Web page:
Andy Phillips couldn’t stop tearing up no matter how hard he tried. His eyes stayed wet throughout a game in April as he questioned his priorities.
Phillips had to be home with his sick wife, he kept thinking.
He had to hold Bethany’s hand as she fought cancer.
Phillips has traveled home on every day off since to be with his wife as she deals with the debilitating side effects of chemo, the fourth separate form of treatment she’s had and one the doctors explained was the last resort before surgery that would cost Bethany her fertility.
It was an emotional roller coaster, beginning with their first sonogram. After learning of the pregnancy the day after Christmas, Phillips was sitting in a doctor’s office the next week.
“When they saw the sonogram, they didn’t see the baby,” he said. “They saw a snowy picture, a snowy TV screen.”
That’s when the doctors knew what was wrong. It’s called gestational trophoblastic disease, which occurs when a tumor is formed in the uterus. It is typically cured with immediate surgery — four out of five surgeries are successful, Phillips was told — but Bethany’s surgery did not work. When she went to have her blood checked a week later, her hormone levels still were rising. Something wasn’t right.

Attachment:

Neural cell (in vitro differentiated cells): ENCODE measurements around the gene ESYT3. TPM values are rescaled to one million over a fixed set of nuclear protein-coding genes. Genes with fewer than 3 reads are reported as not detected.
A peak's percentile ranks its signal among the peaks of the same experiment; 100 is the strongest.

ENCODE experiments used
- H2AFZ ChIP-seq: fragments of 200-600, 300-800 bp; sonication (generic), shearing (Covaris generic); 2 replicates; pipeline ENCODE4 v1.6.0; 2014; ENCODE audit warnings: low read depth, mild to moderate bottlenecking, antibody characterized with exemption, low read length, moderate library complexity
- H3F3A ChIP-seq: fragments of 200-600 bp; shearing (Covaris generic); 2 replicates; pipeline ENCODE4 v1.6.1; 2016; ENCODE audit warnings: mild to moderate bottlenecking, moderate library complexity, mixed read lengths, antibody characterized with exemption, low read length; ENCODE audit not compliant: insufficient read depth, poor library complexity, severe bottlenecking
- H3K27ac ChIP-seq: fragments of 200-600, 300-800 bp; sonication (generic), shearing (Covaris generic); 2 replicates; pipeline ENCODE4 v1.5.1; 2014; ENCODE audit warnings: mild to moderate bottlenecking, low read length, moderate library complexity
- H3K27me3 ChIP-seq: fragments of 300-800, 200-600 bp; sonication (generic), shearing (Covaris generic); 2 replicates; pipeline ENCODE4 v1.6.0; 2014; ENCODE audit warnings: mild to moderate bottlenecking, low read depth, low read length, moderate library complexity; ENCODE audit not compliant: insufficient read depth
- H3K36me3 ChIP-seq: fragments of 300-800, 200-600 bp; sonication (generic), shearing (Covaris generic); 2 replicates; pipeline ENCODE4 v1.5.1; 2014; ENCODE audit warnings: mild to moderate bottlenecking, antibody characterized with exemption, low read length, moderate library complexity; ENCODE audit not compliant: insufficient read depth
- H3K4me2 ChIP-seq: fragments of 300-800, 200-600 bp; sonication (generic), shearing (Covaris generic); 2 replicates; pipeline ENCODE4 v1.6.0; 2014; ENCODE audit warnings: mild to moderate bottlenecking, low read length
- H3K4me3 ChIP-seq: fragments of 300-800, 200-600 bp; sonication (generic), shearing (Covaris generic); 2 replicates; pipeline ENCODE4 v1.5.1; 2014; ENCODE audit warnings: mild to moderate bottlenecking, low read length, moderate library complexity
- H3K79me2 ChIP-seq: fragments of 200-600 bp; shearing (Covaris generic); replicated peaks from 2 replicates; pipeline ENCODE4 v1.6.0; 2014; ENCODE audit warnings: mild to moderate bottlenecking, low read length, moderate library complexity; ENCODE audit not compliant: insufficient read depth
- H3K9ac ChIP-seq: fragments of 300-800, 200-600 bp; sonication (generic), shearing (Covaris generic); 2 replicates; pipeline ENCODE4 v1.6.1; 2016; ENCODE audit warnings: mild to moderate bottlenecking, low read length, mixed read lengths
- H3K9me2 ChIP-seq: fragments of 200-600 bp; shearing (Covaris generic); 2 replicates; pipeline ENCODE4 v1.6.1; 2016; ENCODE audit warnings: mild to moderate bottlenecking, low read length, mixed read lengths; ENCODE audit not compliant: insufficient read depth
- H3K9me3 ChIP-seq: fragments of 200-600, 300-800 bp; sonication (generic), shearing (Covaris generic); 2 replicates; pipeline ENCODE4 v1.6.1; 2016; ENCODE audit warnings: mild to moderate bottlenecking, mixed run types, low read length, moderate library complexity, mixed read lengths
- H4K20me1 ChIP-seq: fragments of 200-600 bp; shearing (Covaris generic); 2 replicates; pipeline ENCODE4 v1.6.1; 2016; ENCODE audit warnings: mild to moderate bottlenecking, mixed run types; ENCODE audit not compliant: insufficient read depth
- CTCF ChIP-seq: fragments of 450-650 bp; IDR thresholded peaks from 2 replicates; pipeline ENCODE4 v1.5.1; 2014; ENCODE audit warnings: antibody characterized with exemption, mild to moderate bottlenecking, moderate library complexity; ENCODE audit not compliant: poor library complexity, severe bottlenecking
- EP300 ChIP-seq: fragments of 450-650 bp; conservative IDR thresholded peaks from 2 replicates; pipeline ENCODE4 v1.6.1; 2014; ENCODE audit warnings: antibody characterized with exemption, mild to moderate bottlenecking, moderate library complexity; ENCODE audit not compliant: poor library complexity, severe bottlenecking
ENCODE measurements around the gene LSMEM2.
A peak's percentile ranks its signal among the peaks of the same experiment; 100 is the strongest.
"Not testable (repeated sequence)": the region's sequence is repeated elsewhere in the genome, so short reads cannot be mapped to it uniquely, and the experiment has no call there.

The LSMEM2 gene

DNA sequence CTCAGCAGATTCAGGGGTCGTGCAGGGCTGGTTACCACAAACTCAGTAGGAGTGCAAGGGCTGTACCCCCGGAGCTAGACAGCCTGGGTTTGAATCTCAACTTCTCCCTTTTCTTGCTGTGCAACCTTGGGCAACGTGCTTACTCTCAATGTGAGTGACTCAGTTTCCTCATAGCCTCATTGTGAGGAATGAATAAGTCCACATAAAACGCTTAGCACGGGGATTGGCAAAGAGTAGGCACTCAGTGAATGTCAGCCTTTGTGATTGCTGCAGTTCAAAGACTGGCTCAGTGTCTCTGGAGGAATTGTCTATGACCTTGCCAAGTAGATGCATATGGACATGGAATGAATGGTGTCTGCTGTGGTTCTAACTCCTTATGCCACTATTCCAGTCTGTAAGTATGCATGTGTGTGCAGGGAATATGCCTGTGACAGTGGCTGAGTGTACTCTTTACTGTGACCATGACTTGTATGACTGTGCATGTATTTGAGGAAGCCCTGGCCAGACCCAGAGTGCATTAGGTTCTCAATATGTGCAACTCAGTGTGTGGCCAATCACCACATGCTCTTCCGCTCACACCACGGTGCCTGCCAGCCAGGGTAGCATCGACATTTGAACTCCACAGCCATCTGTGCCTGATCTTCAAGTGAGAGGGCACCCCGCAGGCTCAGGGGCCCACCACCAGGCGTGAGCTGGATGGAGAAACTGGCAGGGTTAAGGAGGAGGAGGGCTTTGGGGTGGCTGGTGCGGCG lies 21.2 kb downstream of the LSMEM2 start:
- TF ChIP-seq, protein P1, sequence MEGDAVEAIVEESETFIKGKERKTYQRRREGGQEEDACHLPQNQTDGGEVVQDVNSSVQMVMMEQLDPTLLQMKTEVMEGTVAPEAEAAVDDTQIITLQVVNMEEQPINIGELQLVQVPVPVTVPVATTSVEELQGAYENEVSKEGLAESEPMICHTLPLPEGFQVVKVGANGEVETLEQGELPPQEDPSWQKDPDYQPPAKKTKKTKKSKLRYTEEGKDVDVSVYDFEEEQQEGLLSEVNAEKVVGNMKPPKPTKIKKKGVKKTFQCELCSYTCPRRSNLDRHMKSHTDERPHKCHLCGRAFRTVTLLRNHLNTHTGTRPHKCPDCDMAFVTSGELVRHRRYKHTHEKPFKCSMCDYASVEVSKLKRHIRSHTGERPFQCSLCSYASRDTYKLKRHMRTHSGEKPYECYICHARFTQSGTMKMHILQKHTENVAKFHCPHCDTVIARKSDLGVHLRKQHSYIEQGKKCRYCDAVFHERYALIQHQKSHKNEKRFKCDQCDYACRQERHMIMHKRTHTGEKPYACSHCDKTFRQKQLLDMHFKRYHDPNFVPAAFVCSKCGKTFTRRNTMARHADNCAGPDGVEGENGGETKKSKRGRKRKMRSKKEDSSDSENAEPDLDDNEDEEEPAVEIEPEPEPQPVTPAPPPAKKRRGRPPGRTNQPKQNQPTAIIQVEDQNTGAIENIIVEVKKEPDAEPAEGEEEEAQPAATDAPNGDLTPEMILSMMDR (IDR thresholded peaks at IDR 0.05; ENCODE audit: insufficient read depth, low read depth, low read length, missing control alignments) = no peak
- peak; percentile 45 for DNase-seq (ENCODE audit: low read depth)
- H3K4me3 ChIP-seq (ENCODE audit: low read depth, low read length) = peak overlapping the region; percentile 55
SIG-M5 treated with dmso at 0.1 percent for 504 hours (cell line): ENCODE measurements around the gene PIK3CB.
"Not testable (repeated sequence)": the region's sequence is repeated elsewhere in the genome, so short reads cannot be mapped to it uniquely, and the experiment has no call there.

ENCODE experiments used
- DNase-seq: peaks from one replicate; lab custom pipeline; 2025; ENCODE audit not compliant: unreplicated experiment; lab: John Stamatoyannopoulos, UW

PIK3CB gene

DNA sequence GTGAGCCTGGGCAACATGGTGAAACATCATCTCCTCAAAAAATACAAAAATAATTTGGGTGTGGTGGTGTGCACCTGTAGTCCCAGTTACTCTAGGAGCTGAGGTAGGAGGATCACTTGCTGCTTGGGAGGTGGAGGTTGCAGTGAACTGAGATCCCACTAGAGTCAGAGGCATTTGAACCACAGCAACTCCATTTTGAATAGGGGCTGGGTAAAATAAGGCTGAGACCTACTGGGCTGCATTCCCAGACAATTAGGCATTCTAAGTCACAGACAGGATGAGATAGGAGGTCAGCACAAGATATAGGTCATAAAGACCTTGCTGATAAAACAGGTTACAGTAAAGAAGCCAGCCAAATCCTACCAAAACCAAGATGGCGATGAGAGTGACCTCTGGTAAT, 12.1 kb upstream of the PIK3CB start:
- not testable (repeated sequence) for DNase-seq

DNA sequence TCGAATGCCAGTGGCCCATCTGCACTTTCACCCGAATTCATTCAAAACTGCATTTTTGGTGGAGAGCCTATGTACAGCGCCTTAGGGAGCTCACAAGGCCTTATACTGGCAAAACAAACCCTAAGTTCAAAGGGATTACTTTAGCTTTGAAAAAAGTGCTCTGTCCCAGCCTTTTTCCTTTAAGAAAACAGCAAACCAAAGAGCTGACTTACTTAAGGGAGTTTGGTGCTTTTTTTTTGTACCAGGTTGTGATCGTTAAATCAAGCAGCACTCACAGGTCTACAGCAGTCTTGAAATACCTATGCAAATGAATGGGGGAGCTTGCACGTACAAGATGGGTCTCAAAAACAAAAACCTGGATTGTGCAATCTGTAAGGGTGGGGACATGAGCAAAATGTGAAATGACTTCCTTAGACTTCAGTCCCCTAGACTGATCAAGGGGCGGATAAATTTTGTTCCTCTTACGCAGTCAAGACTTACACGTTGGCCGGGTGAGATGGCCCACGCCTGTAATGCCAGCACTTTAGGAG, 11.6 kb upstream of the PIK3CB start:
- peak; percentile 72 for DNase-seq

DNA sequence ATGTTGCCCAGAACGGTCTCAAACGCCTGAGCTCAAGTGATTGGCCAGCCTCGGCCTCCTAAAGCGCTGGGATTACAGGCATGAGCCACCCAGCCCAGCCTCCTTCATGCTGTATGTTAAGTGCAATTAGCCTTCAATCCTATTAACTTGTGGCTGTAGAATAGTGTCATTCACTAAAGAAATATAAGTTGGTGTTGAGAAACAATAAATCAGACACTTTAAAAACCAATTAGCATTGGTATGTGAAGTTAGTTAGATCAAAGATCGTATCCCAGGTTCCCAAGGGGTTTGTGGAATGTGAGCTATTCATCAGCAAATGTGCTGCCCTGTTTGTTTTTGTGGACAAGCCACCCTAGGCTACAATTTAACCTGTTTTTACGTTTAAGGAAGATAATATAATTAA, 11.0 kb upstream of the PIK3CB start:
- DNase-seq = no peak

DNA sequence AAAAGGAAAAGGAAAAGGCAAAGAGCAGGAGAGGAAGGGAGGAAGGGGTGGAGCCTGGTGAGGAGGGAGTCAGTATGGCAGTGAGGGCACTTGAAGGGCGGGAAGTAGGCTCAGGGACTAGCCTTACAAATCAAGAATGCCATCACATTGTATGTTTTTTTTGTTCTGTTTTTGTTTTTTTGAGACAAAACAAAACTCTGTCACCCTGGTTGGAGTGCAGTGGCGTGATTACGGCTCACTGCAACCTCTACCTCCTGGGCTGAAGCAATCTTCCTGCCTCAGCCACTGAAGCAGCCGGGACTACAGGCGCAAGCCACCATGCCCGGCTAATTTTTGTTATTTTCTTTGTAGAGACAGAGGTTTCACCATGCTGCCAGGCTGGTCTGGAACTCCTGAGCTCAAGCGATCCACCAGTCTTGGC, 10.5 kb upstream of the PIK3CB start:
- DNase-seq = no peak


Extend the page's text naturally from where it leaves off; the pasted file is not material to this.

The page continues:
The next step was shots of methotrexate for four weeks, which led up to spring training.
The good news now is that, according to the story, “she’s [now] cancer-free, healthy and still able to have children.”
I’m so sorry to hear about anyone going through something like this – and am glad to hear now that everything for the Phillips family is OK.
I’m sharing this story here with a request. It’s Father’s Day. Take something from what Phillips and his wife have gone through. If you’re a dad, go hug the mother of your children and tell her that you love her. And, then go do the same with your kids. Consider it, as Yogi would say, “Thanks for making this day necessary.”